Unidays on why brands should ‘assume nothing’ with Gen Z

Students become independent consumers for the first time when they go to university so brands that communicate with them in the right way stand to forge long-term relationships with this hard to reach group.


Connecting with the Gen Z consumer – a ferociously independent group of marketing savvy digital natives – remains a challenge for any brand keen to establish a genuine connection that lasts longer than a single transaction.

Unidays claims it has the answer to help brands create long-term loyalty with a young consumer base. Positioned as a student affinity network, Unidays partners with brands to offer student-specific discounts on fashion, beauty, food and drink, technology and fitness. The company gets paid when it drives a sale or engagement for a brand.

CEO and founder, Josh Rathour, insists it is possible for brands to create lasting loyalty with student consumers, as long as they get the experience right during their early encounters.

“Retailers often used to think that what they were seeing from students was everything they would ever get from students, so a big part of our work has been educating brands about the huge opportunity of this demographic,” Rathour explains.

READ MORE: How university marketing is evolving 

“First and foremost students represent the longest lifetime value of any consumer group because you’ve got all that time to come. Data points also suggest that around the first 100 days of being a student they’re typically spending £3,000, which is huge spending power not just now, but absolutely into the future.”

Working with more than 600 brands including Apple, Asos and Nike, Unidays positions itself as a simple route to market for their student-focused campaigns.

This population have become independent consumers for the first time in their lives and are looking to make their own choices about the brands they want to associate with.

Josh Rathour, Unidays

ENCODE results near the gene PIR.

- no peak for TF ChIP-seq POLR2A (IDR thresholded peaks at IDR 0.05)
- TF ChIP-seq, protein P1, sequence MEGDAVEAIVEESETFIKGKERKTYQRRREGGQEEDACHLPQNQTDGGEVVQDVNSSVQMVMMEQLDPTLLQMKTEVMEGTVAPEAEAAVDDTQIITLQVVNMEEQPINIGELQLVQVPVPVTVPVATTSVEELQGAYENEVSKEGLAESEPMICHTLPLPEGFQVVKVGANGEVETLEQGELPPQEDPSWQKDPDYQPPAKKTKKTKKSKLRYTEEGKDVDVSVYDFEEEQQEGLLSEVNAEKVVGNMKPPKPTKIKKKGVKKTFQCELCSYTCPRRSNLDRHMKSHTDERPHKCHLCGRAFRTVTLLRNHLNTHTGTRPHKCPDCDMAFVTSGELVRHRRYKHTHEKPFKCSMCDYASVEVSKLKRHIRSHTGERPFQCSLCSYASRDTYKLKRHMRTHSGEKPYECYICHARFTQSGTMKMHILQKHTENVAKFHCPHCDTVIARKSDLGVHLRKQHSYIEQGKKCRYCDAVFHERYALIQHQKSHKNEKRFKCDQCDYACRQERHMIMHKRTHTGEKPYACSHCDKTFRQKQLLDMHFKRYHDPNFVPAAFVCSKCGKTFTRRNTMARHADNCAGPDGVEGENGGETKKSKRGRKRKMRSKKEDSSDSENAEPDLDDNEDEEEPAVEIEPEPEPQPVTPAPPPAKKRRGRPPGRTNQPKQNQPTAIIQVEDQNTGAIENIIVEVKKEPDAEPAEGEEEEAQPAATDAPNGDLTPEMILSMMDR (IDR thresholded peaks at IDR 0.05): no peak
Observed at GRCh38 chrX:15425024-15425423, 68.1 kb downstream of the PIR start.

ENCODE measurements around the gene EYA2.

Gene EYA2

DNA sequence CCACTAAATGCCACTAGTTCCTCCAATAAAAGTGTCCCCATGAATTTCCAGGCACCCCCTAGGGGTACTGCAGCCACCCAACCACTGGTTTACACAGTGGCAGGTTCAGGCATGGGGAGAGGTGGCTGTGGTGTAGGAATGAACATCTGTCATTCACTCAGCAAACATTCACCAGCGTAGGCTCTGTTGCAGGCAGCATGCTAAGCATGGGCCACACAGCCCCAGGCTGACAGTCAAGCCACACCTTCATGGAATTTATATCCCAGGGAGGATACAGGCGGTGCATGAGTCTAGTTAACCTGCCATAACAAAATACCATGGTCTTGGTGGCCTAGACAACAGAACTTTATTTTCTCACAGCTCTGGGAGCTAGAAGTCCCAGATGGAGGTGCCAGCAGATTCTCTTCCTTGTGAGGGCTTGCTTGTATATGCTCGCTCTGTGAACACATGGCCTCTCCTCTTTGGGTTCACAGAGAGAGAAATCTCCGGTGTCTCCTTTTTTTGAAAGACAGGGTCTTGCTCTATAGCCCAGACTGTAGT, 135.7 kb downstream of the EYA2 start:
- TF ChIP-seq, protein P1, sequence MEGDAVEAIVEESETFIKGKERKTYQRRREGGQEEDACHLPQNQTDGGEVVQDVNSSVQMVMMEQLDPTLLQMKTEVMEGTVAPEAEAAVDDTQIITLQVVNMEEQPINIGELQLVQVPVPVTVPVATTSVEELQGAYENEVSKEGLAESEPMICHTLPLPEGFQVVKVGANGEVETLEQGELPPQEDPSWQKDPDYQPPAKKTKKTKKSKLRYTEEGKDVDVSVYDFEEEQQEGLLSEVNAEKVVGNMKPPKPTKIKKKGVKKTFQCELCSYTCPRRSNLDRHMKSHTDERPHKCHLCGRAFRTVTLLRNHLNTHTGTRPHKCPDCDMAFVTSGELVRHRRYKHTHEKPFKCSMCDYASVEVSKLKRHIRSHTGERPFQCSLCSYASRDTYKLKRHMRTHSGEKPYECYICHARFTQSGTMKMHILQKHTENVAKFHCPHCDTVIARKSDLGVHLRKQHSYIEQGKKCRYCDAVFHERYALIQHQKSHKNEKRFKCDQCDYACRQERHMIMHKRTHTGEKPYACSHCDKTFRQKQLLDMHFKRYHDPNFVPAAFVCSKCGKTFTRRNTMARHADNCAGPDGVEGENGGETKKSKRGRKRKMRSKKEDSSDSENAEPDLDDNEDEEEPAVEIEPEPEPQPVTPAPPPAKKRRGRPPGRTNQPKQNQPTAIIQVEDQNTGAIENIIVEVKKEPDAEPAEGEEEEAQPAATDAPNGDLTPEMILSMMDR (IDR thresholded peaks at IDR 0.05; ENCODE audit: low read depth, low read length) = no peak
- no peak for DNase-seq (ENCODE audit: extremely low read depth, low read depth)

Since launching in the UK in 2011 the business has expanded to 32 countries from the UK to China, India, the US and Australia. Unidays currently has 8.5 million members in the global university community, with plans to reach the 200 million students in tertiary education worldwide. When combined with the global 16- to 18-year-old audience, this would take Unidays’ target market to 450 million students.

“This population have become independent consumers for the first time in their lives and are looking to make their own choices about the brands they want to associate with,” says Rathour.

“We think the job of the brand is to move away from a transactional relationship which sees students as just users, to creating a relationship based on who these individuals really are and for me it aligns with the trend we’re seeing around personalisation.”

Unidays team
The Unidays team

The typical conversion rate of consumers shopping with brands on Unidays is around 40-50%. According to Rathour, the platform boasts 90% penetration in the UK, 50% in Australia, 25% in Germany and 20% in the US, creating $2.4bn (£1.6bn) in sales for its partners last year alone.

“We look at the traditional marketing channels that exist right now and so many of our partners are seeing the rising costs, wastage and dubious returns from channels such as search and social,” says Rathour.

“We are in a position where we think that a student affinity network represents a credible third option for brands, so it’s no longer a duopoly.”

Know your market

Rathour’s key advice for brands looking to engage Gen Z is to assume nothing. This is why Unidays has set up three student councils in the UK, Australia and the US, spanning 20,000 membersAs well as working on improvements to the platform, the student councils also approve any new brands that are added to the network, determining whether they are relevant for students or not.

“We’ve worked with Gen Z students over time to optimise our strategy and we’ve learnt that the key to engage this audience is to make sure you’re relevant,” explains CMO, Alex Gallagher.

“The other key thing about Gen Z is that they’re happy to share about themselves, but what they do expect is that you listen to them and act on it, serving them a personalised experience as a result.”

The student market is a key audience for fashion accessories brand Skinnydip London, which has used its two-year tieup with Unidays to strengthen its relationship with young people and improve brand visibility.

“In the world of Gen Z everything is fast moving and they have so much to consume,” notes Skinnydip director Lewis Blitz. “The main thing we have tried to implement into our strategy is staying really fluid and actually listening to what our audience want from us. We take comments from our customers really seriously.”

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This attitude is shared by Unidays, which generates detailed surveys of its community to obtain insights into how millennials spend their time and what they value most in life. The company’s latest 72 question survey received more than 80,000 responses in less than a week.

Going forward Unidays is working on partnerships to help enrich the relationships between students and brands across the US, Europe and Asia Pacific region, explains Rathour. To deliver this growth the team is expanding rapidly, with plans to double the workforce to 300 this year.



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